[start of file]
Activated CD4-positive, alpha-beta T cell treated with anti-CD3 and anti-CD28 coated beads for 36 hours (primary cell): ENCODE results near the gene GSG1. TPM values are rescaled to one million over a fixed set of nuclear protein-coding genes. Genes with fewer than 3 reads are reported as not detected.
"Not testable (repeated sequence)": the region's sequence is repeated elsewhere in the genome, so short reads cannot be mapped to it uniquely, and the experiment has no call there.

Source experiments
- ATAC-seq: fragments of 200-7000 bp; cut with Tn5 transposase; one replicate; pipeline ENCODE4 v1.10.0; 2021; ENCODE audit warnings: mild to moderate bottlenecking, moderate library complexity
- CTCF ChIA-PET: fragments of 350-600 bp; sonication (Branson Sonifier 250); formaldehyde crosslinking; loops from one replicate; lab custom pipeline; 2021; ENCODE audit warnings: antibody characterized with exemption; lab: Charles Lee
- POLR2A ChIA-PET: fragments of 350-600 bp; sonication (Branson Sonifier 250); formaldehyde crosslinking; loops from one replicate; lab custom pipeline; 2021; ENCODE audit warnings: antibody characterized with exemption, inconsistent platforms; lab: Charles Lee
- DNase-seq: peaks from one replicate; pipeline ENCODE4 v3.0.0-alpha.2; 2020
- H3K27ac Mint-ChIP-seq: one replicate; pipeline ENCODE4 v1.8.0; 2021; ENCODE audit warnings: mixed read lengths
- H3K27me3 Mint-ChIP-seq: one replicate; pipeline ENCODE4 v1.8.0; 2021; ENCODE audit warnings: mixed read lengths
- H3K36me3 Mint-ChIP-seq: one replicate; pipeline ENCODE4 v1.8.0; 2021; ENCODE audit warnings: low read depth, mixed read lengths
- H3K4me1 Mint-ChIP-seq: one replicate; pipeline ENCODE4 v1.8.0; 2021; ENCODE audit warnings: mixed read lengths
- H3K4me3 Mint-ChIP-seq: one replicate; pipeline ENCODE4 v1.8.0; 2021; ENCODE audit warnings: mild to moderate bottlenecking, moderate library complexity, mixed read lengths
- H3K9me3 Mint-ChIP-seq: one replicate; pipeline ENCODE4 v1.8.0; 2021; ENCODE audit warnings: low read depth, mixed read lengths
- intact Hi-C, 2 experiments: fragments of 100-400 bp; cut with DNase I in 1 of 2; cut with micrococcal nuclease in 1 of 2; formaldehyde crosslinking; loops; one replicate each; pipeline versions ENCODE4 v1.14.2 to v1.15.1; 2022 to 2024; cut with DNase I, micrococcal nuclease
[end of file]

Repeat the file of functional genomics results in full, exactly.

Activated CD4-positive, alpha-beta T cell treated with anti-CD3 and anti-CD28 coated beads for 36 hours (primary cell): ENCODE results near the gene GSG1. TPM values are rescaled to one million over a fixed set of nuclear protein-coding genes. Genes with fewer than 3 reads are reported as not detected.
"Not testable (repeated sequence)": the region's sequence is repeated elsewhere in the genome, so short reads cannot be mapped to it uniquely, and the experiment has no call there.

Source experiments
- ATAC-seq: fragments of 200-7000 bp; cut with Tn5 transposase; one replicate; pipeline ENCODE4 v1.10.0; 2021; ENCODE audit warnings: mild to moderate bottlenecking, moderate library complexity
- CTCF ChIA-PET: fragments of 350-600 bp; sonication (Branson Sonifier 250); formaldehyde crosslinking; loops from one replicate; lab custom pipeline; 2021; ENCODE audit warnings: antibody characterized with exemption; lab: Charles Lee
- POLR2A ChIA-PET: fragments of 350-600 bp; sonication (Branson Sonifier 250); formaldehyde crosslinking; loops from one replicate; lab custom pipeline; 2021; ENCODE audit warnings: antibody characterized with exemption, inconsistent platforms; lab: Charles Lee
- DNase-seq: peaks from one replicate; pipeline ENCODE4 v3.0.0-alpha.2; 2020
- H3K27ac Mint-ChIP-seq: one replicate; pipeline ENCODE4 v1.8.0; 2021; ENCODE audit warnings: mixed read lengths
- H3K27me3 Mint-ChIP-seq: one replicate; pipeline ENCODE4 v1.8.0; 2021; ENCODE audit warnings: mixed read lengths
- H3K36me3 Mint-ChIP-seq: one replicate; pipeline ENCODE4 v1.8.0; 2021; ENCODE audit warnings: low read depth, mixed read lengths
- H3K4me1 Mint-ChIP-seq: one replicate; pipeline ENCODE4 v1.8.0; 2021; ENCODE audit warnings: mixed read lengths
- H3K4me3 Mint-ChIP-seq: one replicate; pipeline ENCODE4 v1.8.0; 2021; ENCODE audit warnings: mild to moderate bottlenecking, moderate library complexity, mixed read lengths
- H3K9me3 Mint-ChIP-seq: one replicate; pipeline ENCODE4 v1.8.0; 2021; ENCODE audit warnings: low read depth, mixed read lengths
- intact Hi-C, 2 experiments: fragments of 100-400 bp; cut with DNase I in 1 of 2; cut with micrococcal nuclease in 1 of 2; formaldehyde crosslinking; loops; one replicate each; pipeline versions ENCODE4 v1.14.2 to v1.15.1; 2022 to 2024; cut with DNase I, micrococcal nuclease